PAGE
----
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  #1  
Old 12-15-2012, 05:45 PM
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Default T206 sheets: Huge factory numbers at back bottom

We've talked about sheet layout based on 'double name' cards. More on possible sheet lay-out definition, based on those partial huge factory numbers we find on the bottoms of some card backs. I read Tim's article today, and based the following on the sheet layout he shows at the bottom of this page: http://www.t206resource.com/Article-...stique-34.html

Assuming that the partial numbers at the bottom of some cards is the factory number, and given that we're finding multiple examples of the players that it shows up for, but relatively few cards show it, a few things to think about:

If we assume these examples were from cards that appear in the exact center of the sheet (with 8 players to either side), which to me makes sense, since all examples appear to be printed directly in the middle of the card,
and we assume that the player card always appeared in that position (as opposed to a different column on the sheet), also realizing that layouts will be different for different print groups (but we can tell this by the ad back),
and that there were always 4 rows per player, then...

You wouldn't expect to see any examples of such players with overly-tall fronts (fronts that don't show part of the name of the card above), since the partial '30' at the back bottom of some examples indicates that these players wouldn't appear in the top four rows. This would only be true within print groups;e.g-I have two SC 350/460 fact 30 Johnson portraits and wouldn't expect to see 'tall boys' for any SC 350/460 cards or any other ad backs printed at the same time.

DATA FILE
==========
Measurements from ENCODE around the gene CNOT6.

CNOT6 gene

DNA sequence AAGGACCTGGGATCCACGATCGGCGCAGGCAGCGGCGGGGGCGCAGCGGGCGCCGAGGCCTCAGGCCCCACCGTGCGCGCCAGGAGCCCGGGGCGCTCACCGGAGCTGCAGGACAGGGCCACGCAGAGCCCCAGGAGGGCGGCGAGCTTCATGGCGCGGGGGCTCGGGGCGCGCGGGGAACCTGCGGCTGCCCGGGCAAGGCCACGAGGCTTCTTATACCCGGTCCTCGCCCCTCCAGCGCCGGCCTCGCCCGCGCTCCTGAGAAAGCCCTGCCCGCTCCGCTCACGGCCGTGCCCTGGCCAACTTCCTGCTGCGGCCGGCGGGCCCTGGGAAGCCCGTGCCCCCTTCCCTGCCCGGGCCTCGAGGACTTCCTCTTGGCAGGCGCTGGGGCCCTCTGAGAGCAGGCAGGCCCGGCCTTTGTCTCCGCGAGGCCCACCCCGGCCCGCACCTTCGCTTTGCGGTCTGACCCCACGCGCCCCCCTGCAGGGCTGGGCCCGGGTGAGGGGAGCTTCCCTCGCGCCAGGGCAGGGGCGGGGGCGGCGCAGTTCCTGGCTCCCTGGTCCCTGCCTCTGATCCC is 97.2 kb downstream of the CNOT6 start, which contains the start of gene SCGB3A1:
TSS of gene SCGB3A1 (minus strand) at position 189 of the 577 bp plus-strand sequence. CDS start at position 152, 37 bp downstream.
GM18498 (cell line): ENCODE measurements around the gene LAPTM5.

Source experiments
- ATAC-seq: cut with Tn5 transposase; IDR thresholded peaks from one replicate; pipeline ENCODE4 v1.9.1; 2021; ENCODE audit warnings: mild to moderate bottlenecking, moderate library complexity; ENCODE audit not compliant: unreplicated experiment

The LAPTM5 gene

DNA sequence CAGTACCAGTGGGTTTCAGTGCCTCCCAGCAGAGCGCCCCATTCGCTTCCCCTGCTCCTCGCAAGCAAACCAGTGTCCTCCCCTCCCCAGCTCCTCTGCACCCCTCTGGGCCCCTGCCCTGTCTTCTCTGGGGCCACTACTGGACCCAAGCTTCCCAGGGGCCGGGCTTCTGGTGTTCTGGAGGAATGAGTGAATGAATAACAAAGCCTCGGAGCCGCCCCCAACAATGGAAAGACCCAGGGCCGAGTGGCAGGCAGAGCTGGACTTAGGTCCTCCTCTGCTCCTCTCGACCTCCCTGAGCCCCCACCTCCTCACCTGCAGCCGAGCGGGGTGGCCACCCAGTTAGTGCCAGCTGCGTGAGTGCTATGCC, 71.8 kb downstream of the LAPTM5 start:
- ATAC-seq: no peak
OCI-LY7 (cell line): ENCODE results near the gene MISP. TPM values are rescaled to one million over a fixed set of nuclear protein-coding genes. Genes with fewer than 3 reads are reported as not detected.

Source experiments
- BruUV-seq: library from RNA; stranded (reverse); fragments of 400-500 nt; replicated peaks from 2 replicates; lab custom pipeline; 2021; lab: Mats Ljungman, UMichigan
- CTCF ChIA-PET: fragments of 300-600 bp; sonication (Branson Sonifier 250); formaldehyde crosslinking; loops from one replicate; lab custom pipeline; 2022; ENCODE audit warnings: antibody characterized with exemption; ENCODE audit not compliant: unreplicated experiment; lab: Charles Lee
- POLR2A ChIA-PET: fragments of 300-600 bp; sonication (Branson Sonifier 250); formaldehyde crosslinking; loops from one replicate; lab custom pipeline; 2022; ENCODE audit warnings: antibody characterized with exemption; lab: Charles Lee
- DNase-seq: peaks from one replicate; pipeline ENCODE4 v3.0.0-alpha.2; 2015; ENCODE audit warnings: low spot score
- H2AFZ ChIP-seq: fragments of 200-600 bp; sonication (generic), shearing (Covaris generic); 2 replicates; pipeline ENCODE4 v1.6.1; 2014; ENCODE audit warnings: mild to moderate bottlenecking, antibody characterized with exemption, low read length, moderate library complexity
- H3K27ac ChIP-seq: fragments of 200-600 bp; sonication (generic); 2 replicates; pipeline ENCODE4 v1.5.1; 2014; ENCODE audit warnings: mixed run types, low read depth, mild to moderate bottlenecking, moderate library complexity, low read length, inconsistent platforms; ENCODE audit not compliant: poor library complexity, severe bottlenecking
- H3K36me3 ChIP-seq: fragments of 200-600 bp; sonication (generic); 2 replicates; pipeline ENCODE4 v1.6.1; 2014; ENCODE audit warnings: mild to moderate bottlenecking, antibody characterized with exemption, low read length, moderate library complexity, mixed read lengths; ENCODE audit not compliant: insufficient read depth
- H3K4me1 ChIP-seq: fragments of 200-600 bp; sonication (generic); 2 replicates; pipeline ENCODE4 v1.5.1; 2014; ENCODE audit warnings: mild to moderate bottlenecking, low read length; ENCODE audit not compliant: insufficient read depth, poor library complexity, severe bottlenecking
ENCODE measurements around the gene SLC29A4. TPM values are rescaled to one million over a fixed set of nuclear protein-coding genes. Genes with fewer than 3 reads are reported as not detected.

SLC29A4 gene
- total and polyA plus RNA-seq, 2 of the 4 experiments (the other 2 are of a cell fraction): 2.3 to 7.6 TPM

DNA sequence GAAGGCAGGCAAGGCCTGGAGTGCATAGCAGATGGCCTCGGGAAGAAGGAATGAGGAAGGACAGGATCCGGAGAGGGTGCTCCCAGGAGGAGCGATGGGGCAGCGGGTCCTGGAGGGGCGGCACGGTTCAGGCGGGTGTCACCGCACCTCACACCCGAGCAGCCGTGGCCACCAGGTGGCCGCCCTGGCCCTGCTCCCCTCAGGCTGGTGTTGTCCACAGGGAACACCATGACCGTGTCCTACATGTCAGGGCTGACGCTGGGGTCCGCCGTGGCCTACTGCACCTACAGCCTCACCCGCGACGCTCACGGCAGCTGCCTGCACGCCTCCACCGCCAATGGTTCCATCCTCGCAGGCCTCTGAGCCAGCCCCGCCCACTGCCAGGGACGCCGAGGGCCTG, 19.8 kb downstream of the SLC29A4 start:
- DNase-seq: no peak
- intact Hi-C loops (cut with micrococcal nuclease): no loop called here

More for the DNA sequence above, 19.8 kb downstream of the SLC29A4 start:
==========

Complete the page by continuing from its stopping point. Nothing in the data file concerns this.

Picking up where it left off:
The odds would be against all examples of a particular card showing partial factory at the bottom, being from the same ad back/factory combination. For instance, using the example above, I would expect to also find Piedmont 350/460 Johnson Portraits with the top of a 25 (or less likely, a 42).

If all of the above is true, then we should be able to get a good idea of how many different sheets were printed, just based on which cards have a partial factory on the bottom of their ad back, using the ad back 'print group' information we already have to determine the number of sheets per print group.

Just brainstorming here, so please add your thoughts.
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  #2  
Old 12-15-2012, 06:14 PM
mrvster mrvster is offline
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Default sheet numbers....

funny thing i can't figure out with them, why are they just on sweet cap fact 30 and 25's??? why not on any other backs??? has anyone seen one from lets say piedmont?? fact 42 or at very least 25 ect???

i know sweet caps had alot of factory desigs but
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  #3  
Old 12-15-2012, 06:47 PM
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American Litho. printers identified the difference between the two SWEET CAP Factory's on their sheets by printing a large 25 or 30
in order to facilitate the jobber's task (who cut the cards and prepared them for shipping to their respective Factory's).

The T206 press runs of 1909 and 1910 for the AMERICAN BEAUTY, BROAD LEAF, CAROLINA BRIGHTS, CYCLE, DRUM, OLD MILL, PIED-
MONT, and SOVEREIGN did not require such a sheet ID #, since all of these cards were shipped to Factory #25.

Similarly for LENOX and TOLSTOI, as they were only being shipped to Factory #30.

TED Z
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  #4  
Old 12-15-2012, 06:48 PM
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If Tim's numbers are right, I would expect what you say is correct, the cards that can be found with sheet numbers were likely the ninth card is from each side(the middle).

Scott, are you keeping a list of cards with sheet numbers?